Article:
See Yayoi Kusama's Whimsical Art at NYBG's Newly Opened Exhibition
A visit to the family-friendly New York Botanical Garden is a treat in any season, but a trip now means not only close encounters with the garden's living collection but also the larger-than-life art of Yayoi Kusama.
Kusama: Cosmic Nature opened at the garden last weekend and runs through Halloween. Read on to learn more about the exhibit and why it's worth a visit—or two—before fall.
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Kusama's artwork is spread throughout the garden, from the reflecting pool to the lawn outside the Enid A. Haupt Conservatory and the LuEsther T. Mertz Library galleries. Kusama's trademark polka dots even grace the trunks of some of the garden's soaring trees.
Ten different pieces of Kusama's work are on display in the garden. Four are brand-new works, created especially for the NYBG show, and two of her infamous infinity rooms are included.
The gigantic Dancing Pumpkin begs to be explored from the outside and inside.
We loved the color and scale of these pieces, particularly the Dancing Pumpkin on The Conservatory Lawn. Both its size—soaring to 16 feet tall—and its airy design, which allows visitors to walk right through it, are inviting. Its yellow-and-black color scheme draws you toward it; step back and appreciate its juxtaposition with the Haupt Conservatory in the background, particularly lovely now surrounded by flowering cherries.
Whimsical shapes and colors abound inside the Palm Dome.
Inside the Conservatory, see My Soul Blooms Forever under the glass of the newly restored Palm Dome with five whimsical flowers dancing in the sunlight. Travel through the Conservatory to see the very sparkly Starry Pumpkin and a rainbow-hued trail of blooms and blossoms inspired by a Kusama painting. Make sure to step outside the Conservatory to peek at Hymn of Life—Tulips, framed by brilliant red, orange, and purple tulips in the exterior pool.
I want to Fly to the Universe is on display in the NYBG's Reflecting pool, visible to all guests, even those with just garden and grounds passes.
Outdoor pieces—all visible without an all-garden pass—include the debut of I Want to Fly to the Universe in the main reflecting pool. This sunshine-like shape seemingly floats above the water, beckoning visitors to stop and pose for a picture.
Narcissus Garden floats in the waters of the Native Plant Garden and paints a serene picture.
Nearby, you'll find Narcissus Garden in the Native Plant Garden. This collection of 1,400 stainless steel spheres floats in the pool here, moving with the whims of Mother Nature. Be still and behold the tinny symphony played by its movement.
Little ones will love the sticker-covered Flower Obsession and adding their own flower to the display.
Kids can participate in a Kusama piece at Flower Obsession, a freestanding greenhouse where visitors are given a pink-hued flower to add to the display. Stick yours anywhere you like, with few exceptions. There are tables, books, shelves, gardening supplies, and more; soon, none will be visible, for the blooms will have "obliterated" the scene, but that's the idea.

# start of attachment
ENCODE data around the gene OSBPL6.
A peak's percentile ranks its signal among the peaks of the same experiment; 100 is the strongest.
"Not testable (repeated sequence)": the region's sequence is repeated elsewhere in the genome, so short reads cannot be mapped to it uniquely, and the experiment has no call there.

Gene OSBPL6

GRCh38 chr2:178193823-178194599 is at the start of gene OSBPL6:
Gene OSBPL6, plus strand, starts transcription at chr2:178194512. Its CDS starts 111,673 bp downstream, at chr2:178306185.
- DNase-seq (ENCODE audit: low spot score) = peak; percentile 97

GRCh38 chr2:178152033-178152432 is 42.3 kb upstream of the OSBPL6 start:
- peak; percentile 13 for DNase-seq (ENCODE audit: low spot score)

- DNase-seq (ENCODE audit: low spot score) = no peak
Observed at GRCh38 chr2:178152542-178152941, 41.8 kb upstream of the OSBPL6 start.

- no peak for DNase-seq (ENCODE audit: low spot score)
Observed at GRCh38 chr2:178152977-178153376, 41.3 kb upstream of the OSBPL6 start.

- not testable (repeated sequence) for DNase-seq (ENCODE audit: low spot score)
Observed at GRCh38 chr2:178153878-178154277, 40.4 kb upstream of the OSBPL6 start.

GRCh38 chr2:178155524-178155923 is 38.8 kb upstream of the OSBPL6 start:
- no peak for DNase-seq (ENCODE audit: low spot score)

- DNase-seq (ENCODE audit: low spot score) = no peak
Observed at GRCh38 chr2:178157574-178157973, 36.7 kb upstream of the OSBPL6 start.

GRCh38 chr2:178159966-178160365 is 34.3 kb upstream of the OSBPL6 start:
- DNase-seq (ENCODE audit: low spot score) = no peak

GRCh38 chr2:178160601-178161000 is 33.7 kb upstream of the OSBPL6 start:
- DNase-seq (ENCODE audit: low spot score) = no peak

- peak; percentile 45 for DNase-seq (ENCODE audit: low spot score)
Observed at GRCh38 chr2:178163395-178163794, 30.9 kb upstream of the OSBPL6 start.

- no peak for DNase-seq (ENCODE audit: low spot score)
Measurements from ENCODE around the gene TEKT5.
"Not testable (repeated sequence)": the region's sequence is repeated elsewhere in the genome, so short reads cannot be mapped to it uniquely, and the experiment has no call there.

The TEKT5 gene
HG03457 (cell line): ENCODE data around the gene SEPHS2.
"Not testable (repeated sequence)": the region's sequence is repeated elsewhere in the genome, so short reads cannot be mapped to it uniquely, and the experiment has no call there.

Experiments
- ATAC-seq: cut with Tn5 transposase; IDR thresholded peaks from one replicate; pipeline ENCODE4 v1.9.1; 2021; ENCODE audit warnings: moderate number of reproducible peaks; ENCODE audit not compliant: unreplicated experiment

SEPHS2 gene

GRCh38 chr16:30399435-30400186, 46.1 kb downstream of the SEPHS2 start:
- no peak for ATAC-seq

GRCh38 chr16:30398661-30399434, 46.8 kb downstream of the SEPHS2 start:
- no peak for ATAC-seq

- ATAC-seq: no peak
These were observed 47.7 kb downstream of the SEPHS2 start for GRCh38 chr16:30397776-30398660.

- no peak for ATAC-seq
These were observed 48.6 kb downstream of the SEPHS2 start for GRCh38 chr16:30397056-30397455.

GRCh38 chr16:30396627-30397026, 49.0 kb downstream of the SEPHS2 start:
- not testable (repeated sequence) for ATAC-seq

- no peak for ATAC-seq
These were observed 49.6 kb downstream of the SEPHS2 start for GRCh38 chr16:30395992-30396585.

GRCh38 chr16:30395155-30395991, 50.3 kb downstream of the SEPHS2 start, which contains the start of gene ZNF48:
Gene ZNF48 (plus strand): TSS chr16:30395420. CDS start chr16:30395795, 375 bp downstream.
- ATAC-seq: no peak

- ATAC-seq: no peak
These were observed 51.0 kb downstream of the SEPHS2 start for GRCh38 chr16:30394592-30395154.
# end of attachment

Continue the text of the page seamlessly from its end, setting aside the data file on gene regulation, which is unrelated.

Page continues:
Indoor pieces include Pumpkins Screaming About Love Beyond Infinity in the Visitors Center Gallery. Despite seeing countless PR shots of the display leading up to the installation, I wasn't quite prepared for the awe I experienced in front of the piece. Be forewarned: The gallery gets pitch dark at points, as lights go black, then one-by-one, pumpkins in the installation light up again. You'll stand nose-to-nose with the outside of the infinity room and marvel at how the pumpkins repeat in every direction; don't forget to look up and down. It was hard to pull my daughter—and myself—away from this awesome sight. On an uncrowded weekday, no one hurried us along, but expect that on busy days, you'll only be able to linger for a few minutes.
In the LuEsther T. Mertz Library, you'll find Life, a sculpture that reminded us of a sea monster—perhaps the Little Mermaid's Ursula—tentacles, plus paintings and drawings in the gallery, some dating back to the 1940s and Kusama's earliest work. Scenes from Walking Piece, an early performance-art piece, are also on display in the Ross Gallery. Of the two, my daughter was drawn more to the latter, with its video screens displaying pictures of Kusama parading around the city in a kimono with a decorated umbrella than the more static gallery pieces.
For now, visitors can only peek into Infinity Mirrored Room or peep themselves on its exterior.
Infinity Mirrored Room is on-site, but viewers can only see it from the outside currently. Even so, we had fun peeking through the various peepholes to take in the repeating light on the inside and dancing, posing, and playing with reflections on the outside. Come summer, timed-entry interior access is expected but will require its own separate ticket.
All told, Kusama's pieces add whimsy and wonder to one of our favorite springtime destinations. I'll plan to return and see how the landscaping changes with the seasons to highlight the pieces. Timed-entry tickets are required and must be booked online in advance. NYC residents get FREE admission to the outdoor installations on Wednesdays, allowing access to half the installations. Adult tickets range from $15 for garden passes on other days to $35 for full access to the interior installations; children's tickets are $4-$7 for a garden pass; $15 for full access.
All photos by author